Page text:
Saturday, 25 September 2010

Dangerous Assumptions…

Joseph Harker on a rape trial:
In March last year in a south London court I was selected as one of the 12 to hear a sexual assault trial. The hearing began with the alleged victim recalling how she was out celebrating a birthday in a pub, with friends – and how a couple of them, including her boyfriend, left for home along with another man they'd got chatting to.
So far, so normal…
She'd had plenty to drink and she'd taken some soft drugs. But after falling asleep in her bedroom she woke up to find a man trying to force himself on her.
We were told that the alleged attacker's defence was that he'd never met her – that it was a case of mistaken identity.
So, no forensics, then?
She said she knew it was him because he was a well-known character in the area, and was widely known to dress in a particular way.
Plus, she’d met up with him just hours earlier. And so had others.

We'd been told that the alleged victim was the only witness who'd be called. Which was bizarre, given that there were two or three other people who would surely have been able to identify whether the defendant really was the man they'd walked home with.
Unless they weren’t sure, being drunk and stoned as well? Or unless they didn’t agree with the witness that it was ‘Mr X’…
Then the case took another twist: when the victim was asked why she had not brought the case earlier (it was now three years since the night in question) she replied that she'd been scared to make the assault claim because he knew where she lived. She added that she only felt safe to report the attack when she'd heard he was in prison.
At this point the judge and barristers went into a huddle, and we were told to ignore that last remark. I realised this was a serious development: surprisingly, though, the case continued until the end of the afternoon.
There’s no flies on you, Joseph…
The following morning we were called back into the courtroom to be told that the prison comment meant the judge would have to discharge us. But we were also told that the prosecution had decided to drop the charges.
I’m surprised they went ahead with it in the first place!
Even at the time I was shocked that a case involving such serious charges could be handled so badly. It felt as if the efforts to gather evidence were completely slapdash. I knew of the pitifully low conviction rates for rape, and I remember thinking that if this is how they are all prosecuted, I could fully understand why.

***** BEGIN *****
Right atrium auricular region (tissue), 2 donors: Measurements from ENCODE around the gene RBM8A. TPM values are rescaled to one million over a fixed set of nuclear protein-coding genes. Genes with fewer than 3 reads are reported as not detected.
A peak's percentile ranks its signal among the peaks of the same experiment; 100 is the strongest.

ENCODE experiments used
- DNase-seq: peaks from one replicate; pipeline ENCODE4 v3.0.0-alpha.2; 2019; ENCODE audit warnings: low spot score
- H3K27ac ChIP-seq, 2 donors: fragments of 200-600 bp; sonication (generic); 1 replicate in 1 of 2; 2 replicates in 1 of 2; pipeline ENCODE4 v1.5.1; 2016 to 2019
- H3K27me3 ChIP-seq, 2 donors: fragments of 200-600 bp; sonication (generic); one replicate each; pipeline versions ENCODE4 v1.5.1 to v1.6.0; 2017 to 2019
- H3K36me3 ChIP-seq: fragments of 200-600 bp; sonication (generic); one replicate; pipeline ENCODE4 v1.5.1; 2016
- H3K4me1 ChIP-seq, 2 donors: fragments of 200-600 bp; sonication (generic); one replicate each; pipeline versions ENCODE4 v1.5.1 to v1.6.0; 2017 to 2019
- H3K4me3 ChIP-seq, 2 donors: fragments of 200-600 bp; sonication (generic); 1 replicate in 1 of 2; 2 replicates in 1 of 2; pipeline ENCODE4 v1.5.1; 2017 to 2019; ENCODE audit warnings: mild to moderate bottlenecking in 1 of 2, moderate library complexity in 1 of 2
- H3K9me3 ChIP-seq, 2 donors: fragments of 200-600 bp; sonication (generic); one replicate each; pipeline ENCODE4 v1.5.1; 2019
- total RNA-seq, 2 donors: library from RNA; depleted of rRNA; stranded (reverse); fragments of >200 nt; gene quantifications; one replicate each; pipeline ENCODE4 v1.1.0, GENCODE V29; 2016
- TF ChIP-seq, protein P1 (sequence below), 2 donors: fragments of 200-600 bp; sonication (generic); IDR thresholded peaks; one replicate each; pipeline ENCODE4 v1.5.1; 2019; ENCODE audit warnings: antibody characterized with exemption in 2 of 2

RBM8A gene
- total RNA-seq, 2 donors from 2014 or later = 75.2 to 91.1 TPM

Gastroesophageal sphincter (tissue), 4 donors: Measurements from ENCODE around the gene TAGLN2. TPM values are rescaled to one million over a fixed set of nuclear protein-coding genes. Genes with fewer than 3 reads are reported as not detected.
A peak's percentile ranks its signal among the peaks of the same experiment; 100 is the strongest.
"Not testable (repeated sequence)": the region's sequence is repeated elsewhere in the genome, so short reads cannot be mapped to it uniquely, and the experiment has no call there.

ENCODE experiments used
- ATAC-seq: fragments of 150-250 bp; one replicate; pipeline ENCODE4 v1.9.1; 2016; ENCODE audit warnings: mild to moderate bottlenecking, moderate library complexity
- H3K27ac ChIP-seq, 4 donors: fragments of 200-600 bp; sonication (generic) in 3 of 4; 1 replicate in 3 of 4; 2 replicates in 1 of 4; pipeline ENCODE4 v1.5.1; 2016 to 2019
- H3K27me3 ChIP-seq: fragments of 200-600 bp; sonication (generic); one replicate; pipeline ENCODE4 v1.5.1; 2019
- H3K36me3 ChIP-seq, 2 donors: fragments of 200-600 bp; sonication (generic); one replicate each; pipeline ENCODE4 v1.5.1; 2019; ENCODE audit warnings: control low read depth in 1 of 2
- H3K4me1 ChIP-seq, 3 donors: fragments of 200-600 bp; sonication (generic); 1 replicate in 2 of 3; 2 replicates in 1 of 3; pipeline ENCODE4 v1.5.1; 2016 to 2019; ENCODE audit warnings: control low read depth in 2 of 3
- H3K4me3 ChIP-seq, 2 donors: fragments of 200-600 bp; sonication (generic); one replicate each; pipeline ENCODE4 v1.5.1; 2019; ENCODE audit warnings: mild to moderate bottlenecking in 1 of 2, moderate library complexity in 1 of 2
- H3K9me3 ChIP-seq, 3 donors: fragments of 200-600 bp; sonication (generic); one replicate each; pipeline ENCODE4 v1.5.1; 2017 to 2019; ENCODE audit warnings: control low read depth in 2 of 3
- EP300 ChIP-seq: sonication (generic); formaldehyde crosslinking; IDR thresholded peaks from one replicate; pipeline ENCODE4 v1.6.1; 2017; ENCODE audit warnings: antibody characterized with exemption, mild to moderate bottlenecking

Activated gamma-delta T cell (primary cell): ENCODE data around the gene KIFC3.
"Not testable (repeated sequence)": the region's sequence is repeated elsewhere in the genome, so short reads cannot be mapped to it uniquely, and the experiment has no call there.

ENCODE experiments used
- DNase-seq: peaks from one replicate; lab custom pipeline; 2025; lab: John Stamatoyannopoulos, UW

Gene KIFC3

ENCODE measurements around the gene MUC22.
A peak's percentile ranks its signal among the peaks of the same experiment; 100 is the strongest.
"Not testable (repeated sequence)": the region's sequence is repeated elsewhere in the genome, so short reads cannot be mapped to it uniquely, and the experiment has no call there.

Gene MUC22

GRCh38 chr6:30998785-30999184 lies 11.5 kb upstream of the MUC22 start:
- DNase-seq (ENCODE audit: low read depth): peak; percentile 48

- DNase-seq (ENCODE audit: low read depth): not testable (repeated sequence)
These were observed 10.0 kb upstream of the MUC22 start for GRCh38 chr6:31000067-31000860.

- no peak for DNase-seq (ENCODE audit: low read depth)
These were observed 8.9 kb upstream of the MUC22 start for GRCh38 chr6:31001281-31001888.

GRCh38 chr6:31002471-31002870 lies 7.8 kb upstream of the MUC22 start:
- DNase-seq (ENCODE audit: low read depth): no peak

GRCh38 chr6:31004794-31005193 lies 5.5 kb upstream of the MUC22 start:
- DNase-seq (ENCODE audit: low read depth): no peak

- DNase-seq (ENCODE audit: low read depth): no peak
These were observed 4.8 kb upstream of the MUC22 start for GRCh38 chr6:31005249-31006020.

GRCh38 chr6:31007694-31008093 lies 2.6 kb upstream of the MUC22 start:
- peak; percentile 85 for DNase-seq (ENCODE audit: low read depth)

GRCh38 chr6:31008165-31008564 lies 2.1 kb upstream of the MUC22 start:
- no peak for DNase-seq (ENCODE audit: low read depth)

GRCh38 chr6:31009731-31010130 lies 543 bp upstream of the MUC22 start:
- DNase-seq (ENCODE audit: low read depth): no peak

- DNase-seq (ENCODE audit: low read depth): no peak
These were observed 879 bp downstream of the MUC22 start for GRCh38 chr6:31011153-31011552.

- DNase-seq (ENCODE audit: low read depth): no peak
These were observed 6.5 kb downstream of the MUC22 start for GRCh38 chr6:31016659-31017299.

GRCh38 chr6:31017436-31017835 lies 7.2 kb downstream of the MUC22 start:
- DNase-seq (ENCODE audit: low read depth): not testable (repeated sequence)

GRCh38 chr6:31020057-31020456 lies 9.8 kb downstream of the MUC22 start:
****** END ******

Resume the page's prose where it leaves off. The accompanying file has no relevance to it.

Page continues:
No, more a case of ‘if this is how slim they are, with lack of evidence and shaky/missing witnesses’ it’s a miracle any of them succeed…
Hearing now that the victim felt "bullied and railroaded" by the barristers and the investigating detective into giving evidence without adequate preparation; that she'd expected to be shielded from her alleged attacker while in the witness box; and how she'd been "put through hell" when they dropped the case – without consulting her – the whole thing seems even more deplorable.
Oh, please!

If that was what the alleged victim expected, then she had a completely unrealistic view of what a rape trial was all about, and someone at the CPS or any of the many support charities should have put her straight!
"The Crown Prosecution Service allowed me, a vulnerable witness, to be crucified in open court in front of my assailant," she said. "The psychological and emotional damage was catastrophic: I slipped into major depression and felt suicidal."
Suck it up, sweetie. That’s the system. The only people who get to be shielded from the view of the court are children. Are you a child, or a grown woman?
A huge amount has been written about the handling of rape allegations, and the need to improve the methods of evidence-gathering and prosecution, so cases like this simply shouldn't happen. Even more disturbing, specialist prosecutors – supposed experts in the field – were used on the case.
Which, perhaps, goes to show that no matter how good, even they can’t make a silk purse out of a sow’s ear?

And that the politically-correct ‘tick box’ approach to rape cases – where prosecution forges ahead no matter how dubious the situation - is actually hindering the pursuit of justice?
And after last week's disclosure that an inquiry into police handling of rape cases has been shelved as part of the coalition government's cuts, it seems the outcome will now be more incompetence, more women victims being humiliated in court, and more rapists going free.
Alleged rapists, FFS! Good god, if even a ‘Guardian’ columnist can’t keep that fact in his head – that merely being accused isn’t evidence of guilt - why expect anyone else?

Mind you, we are talking about the man for whom lack of a multiracial Mother’s Day card option is proof of ‘institutional racism’…

1 comment:

Greencoat said...

Yeah - and how come you never see a picture of a black fairy?

And before you say it, Archbishop Tutu doesn't count!